Writing Your Own Chief of Staff Position Description


This post is co-authored by Madeleine Niebauer of vChief Virtual Chief of Staff service.

A detailed, accurate position description is critical for any position. For the chief of staff role, this is especially true given how different the role can vary from organization to organization. It can also be challenging to capture because some portion of your role because it is typically reacting to the day-to-day needs of your leader and can’t always be identified in advance.

While it can be challenging to write, having a detailed position description for your role is important. Oftentimes, if you are the first to assume a Chief of Staff position within your organization, you may be tasked with writing it yourself. Your position description captures your role’s various functions and provides these details in writing to you, your leader, and the broader organization for better alignment. Here are some tips on drafting an effective chief of staff position description based on our experience doing so.

Steps to write the position description

  1. Write a position summary, including the key functions of the position
  2. Outline the role’s duties and responsibilities
  3. Detail your qualifications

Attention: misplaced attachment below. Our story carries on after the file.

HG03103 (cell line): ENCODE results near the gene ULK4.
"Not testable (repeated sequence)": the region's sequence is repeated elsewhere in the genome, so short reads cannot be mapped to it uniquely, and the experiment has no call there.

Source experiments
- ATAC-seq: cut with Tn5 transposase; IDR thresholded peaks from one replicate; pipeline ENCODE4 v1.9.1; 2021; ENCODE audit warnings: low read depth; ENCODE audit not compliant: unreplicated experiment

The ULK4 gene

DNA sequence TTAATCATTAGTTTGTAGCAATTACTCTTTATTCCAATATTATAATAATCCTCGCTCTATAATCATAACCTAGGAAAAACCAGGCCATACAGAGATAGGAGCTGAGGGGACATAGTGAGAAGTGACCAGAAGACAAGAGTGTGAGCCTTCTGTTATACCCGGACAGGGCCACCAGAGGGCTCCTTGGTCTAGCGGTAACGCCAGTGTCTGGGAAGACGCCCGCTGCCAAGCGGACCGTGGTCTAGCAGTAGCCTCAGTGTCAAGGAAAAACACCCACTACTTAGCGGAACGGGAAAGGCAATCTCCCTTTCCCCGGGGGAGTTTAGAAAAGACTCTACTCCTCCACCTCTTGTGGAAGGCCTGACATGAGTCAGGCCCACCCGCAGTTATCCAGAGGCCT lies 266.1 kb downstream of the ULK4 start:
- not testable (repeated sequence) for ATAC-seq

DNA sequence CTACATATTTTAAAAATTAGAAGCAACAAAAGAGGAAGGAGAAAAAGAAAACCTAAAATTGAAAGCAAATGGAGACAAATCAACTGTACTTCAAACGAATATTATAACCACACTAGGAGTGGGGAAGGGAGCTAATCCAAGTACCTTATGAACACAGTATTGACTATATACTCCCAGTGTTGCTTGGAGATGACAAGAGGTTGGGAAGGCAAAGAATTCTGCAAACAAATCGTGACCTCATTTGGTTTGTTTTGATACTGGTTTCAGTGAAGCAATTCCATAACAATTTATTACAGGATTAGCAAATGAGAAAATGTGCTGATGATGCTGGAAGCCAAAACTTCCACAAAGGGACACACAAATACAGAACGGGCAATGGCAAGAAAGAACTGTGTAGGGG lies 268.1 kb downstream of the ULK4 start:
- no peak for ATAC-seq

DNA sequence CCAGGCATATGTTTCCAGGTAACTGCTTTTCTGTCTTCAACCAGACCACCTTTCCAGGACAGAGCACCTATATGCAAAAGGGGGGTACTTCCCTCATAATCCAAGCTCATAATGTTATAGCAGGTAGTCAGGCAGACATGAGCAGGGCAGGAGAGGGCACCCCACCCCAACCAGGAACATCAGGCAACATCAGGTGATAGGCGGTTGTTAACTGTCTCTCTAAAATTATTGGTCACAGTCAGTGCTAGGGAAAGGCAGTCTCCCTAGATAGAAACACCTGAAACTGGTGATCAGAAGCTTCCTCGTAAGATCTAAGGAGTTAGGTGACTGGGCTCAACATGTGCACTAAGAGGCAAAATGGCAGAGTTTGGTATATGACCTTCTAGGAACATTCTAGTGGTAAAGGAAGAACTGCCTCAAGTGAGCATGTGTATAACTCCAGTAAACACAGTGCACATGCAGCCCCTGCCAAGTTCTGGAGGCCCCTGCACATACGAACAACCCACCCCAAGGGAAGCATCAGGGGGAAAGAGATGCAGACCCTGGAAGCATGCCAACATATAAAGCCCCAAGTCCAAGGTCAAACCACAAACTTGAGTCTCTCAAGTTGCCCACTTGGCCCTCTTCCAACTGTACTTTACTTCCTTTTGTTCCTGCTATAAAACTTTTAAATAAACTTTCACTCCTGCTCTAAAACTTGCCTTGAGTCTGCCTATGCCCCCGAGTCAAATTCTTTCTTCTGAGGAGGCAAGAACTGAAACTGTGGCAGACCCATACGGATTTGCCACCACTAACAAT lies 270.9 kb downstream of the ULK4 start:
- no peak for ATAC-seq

4. Review the position description with your leader and team

Craft the position summary

We include a position summary with every description, which defines the key mission of the chief of staff role and gives an overview of its functions and the benefits it will provide to the leader, office of the leader, and the entire organization. We usually also include who s/he will work most closely with (e.g., the Board of Directors, leadership team, executive assistant, etc.).

In developing the key functions for your role, consider the various functions and those that make most sense in your context. For example, are you the operator (creating structure and process for a visionary leader) and advisor (providing strategic thought partnership) or are more of the integrator (acting as glue, creating cohesion and alignment) and implementer (getting stuff done, driving priorities and/or special projects on behalf of the leader)? You often have aspects of ALL in your position, but focus the summary on where you will likely spend the majority of your time.